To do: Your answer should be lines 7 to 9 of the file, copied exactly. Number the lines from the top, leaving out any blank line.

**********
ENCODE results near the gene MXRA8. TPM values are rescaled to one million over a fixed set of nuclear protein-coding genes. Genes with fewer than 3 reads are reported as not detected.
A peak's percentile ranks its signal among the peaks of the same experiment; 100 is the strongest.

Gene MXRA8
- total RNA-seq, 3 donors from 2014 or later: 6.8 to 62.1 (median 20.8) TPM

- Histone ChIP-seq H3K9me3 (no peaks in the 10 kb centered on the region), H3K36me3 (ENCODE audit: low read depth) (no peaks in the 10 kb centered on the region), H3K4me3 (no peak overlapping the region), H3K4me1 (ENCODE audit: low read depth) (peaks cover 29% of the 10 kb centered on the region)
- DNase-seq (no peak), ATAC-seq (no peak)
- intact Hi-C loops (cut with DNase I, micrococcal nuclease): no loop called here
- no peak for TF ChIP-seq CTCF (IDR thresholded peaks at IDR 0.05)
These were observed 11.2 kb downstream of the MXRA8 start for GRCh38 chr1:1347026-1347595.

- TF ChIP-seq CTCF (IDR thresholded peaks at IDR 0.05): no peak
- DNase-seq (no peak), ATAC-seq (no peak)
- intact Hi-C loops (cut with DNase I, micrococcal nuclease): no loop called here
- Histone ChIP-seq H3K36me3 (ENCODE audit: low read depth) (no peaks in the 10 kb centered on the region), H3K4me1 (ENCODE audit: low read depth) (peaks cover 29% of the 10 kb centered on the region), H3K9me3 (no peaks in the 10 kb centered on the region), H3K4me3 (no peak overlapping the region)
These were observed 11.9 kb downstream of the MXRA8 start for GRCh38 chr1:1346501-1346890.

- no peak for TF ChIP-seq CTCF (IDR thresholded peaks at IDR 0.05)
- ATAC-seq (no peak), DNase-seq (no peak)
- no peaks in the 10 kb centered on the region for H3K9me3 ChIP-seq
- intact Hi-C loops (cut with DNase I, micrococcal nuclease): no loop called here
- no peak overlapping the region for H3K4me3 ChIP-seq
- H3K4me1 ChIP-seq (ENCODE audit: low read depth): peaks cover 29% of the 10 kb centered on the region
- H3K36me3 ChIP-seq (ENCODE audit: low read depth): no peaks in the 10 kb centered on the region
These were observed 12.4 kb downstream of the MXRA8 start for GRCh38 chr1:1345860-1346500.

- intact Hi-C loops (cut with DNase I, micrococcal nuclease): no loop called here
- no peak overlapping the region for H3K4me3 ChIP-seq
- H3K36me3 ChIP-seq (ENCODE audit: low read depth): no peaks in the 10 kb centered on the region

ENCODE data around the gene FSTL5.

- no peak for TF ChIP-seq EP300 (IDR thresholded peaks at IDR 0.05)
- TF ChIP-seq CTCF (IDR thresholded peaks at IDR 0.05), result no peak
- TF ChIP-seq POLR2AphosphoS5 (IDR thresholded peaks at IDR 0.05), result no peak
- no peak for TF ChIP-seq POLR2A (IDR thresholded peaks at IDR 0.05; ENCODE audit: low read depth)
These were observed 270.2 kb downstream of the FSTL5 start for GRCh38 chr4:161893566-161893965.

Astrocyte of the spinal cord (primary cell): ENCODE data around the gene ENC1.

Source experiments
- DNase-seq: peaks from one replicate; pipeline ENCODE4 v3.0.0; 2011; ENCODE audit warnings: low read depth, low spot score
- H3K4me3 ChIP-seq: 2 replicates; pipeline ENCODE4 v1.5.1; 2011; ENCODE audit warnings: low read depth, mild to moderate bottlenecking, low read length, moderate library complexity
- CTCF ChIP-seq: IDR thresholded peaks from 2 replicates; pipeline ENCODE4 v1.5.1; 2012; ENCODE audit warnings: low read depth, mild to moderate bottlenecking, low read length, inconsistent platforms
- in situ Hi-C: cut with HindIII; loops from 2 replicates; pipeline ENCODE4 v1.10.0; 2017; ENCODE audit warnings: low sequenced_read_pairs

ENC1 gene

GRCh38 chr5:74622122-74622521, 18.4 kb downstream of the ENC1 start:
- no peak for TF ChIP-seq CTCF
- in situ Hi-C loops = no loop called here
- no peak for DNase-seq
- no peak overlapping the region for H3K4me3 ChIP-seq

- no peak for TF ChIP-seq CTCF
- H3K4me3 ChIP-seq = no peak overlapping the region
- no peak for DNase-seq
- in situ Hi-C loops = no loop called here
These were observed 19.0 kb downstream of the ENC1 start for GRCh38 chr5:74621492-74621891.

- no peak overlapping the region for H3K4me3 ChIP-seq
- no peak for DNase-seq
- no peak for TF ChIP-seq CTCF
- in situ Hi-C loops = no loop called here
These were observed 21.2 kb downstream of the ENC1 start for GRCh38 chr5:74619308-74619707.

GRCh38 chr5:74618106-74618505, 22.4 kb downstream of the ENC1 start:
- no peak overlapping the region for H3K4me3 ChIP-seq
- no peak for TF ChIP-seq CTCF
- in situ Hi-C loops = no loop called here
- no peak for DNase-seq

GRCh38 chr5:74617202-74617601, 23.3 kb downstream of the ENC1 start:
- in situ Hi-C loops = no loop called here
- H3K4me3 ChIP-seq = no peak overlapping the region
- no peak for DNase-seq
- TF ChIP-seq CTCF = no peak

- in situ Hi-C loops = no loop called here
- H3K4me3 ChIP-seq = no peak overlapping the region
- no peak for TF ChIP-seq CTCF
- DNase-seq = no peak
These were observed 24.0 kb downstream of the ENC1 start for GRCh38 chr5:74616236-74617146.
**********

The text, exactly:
- intact Hi-C loops (cut with DNase I, micrococcal nuclease): no loop called here
- no peak for TF ChIP-seq CTCF (IDR thresholded peaks at IDR 0.05)
These were observed 11.2 kb downstream of the MXRA8 start for GRCh38 chr1:1347026-1347595.